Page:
linzislizard

We have had glorious Indian summer weather this week with colourful sunsets and warm sunshine. I had an unusual visitor to my workshop – I found a tiny common lizard hiding under my wellies. It is a bit of a daft and uninspiring name when these lizards are quite uncommon in Northern Scotland. He was too quick for me to take a good photo and I was worried that he would get lost so I put him back outside. I wonder whether he would have found enough spiders to live off if I had not discovered him – maybe he fancied hibernating in a fabric drawer!

A Different FOQ for Quilt Quine in 2015

Standard

Tarrrtan

FOQ felt completely different for me this year in many  ways. Instead of loading the Landy with gear and driving all the way down I flew in and “supervised” the Bernina guys putting the longarm frame together. I loved being part of the professional and friendly  Bernina team which included representatives from Switzerland and Scandinavia. It was great to have the chance to discuss techniques and projects that they have tried out on the Q24. I was thrilled that everyone loved the brand and that the new Bernina Longarms proved very popular with the visitors to the show. They were all so impressed with the quality of the stitches how I could easily swap feet to add couching or twin needle stitching.

The centrally located stand was incredibly busy and I did not have any time to wander off or stand idly chatting. I dashed around the show quilts first thing in the morning, not really giving the quilt galleries the time that they deserved.  Even my shopping was done in less than half an hour on Sunday afternoon;) I demonstrated and explained longarming non-stop to all sorts of quilters from all over the world.

Crowd

My Tartan Tattoo quilt looked good even if I say so myself – nobody spotted the disaster area or commented on the wobbly lines that only I know about. I wished that I had entered it into the competition after all so I definitely want to enter it elsewhere to see how it gets on. Michael Oakshott was impressed with the use of his fabrics which made me think that I ought to publish a pattern and offer it for sale.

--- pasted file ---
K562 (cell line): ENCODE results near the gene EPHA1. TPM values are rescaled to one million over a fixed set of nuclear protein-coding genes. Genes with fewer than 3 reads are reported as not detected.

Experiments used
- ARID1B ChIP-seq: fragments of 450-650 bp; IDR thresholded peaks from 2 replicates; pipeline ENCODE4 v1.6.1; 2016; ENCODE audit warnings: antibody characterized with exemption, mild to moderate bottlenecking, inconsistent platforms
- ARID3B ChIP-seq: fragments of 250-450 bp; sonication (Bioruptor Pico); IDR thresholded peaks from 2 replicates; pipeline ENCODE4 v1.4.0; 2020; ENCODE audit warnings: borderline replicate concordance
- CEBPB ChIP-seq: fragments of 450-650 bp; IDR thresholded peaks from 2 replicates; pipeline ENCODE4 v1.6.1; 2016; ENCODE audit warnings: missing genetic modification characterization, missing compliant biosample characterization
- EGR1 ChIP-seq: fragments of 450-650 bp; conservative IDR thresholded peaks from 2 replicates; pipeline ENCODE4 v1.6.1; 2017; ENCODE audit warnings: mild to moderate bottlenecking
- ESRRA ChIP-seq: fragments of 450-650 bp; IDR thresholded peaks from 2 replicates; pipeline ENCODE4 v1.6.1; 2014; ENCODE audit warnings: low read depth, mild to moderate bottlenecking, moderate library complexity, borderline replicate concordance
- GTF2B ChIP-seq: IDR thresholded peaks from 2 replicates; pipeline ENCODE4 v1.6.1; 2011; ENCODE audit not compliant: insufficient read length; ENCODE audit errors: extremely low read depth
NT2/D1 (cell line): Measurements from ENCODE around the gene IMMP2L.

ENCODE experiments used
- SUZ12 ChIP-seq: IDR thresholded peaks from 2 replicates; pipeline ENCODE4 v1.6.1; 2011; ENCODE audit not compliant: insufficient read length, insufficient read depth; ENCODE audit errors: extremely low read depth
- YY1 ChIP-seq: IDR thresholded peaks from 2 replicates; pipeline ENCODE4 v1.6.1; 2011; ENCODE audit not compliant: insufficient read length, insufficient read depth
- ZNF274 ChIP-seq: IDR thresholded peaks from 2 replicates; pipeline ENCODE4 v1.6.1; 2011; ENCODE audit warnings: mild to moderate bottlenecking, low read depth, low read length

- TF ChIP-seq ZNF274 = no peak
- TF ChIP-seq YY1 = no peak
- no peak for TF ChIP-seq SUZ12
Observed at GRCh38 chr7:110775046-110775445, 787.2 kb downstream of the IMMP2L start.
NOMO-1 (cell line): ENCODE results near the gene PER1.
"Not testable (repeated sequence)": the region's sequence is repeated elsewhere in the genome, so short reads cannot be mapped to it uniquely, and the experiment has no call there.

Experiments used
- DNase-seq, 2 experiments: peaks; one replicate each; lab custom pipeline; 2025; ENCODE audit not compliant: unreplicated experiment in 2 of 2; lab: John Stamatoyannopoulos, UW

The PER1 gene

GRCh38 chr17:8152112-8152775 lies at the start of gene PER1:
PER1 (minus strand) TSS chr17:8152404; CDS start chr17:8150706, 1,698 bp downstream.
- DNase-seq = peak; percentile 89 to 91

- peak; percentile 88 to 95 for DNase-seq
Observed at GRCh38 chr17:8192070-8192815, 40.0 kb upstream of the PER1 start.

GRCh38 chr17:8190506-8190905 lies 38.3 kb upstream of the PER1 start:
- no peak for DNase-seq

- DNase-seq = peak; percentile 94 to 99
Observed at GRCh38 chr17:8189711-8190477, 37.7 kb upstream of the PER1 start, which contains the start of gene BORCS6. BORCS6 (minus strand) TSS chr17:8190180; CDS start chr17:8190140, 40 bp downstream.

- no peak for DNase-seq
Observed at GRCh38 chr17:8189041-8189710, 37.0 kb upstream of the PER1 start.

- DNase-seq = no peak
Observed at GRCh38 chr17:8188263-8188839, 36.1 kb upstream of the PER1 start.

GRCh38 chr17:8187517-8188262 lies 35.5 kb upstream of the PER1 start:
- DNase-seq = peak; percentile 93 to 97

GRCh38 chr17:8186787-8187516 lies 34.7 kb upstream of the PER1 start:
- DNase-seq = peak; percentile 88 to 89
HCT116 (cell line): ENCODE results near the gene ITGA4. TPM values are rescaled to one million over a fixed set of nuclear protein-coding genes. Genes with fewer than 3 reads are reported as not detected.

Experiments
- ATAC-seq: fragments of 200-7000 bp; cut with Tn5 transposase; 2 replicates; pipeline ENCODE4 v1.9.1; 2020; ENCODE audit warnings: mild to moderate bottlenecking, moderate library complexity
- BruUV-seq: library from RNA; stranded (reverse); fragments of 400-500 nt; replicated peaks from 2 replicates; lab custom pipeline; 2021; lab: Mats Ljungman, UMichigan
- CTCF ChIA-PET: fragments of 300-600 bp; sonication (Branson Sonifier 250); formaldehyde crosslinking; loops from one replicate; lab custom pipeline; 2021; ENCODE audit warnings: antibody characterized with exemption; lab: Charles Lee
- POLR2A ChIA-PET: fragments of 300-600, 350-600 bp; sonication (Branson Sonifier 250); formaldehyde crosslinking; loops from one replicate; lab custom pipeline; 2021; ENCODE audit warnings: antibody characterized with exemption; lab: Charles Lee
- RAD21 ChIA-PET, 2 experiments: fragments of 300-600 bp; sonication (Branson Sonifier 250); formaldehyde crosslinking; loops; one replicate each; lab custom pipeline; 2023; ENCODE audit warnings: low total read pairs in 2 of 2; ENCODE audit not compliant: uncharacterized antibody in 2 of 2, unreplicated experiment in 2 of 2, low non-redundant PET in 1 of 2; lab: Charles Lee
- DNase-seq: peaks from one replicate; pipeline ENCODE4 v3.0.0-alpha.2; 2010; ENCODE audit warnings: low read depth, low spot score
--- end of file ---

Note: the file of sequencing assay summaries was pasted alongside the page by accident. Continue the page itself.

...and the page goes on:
Vivienne and I were privileged to sit with Luana Rubin at the Gala Dinner and we spoke about all sorts of topics including how Amazon gives authors such a poor deal. Luana and I realised that we have a mutual friend in Wisconsin and our conversation seemed to flow naturally without any heirs or graces from such a well known quilting personality.

I took very few photos at the show and since there are plenty of pictures of the winners online, I decided just to show a few unusual quilts on my blog that made me look twice as I passed them at a trot. I am always entertained by the 3D category and often baffled by the Fine Art Masters.

Fanny Fishy ArtShit Elly BlackDollyLegs

Kay’s double-sided quilt looked splendid and is bound to win prizes in other places. (I am delighted that she shared the Visitors’ Choice award with Dutch piecer, Coriene for “Stonefields”.)

Kay

I felt guilty about leaving the show just before it closed on Sunday in order to catch my flight home but I was not sorry about missing the melee of teardown and van jostling. At least one FOQ tradition was maintained – the annual trip to Shabar for a Balti with old friends! I am already looking forward to next year and I am determined to enter at least one new quilt…;)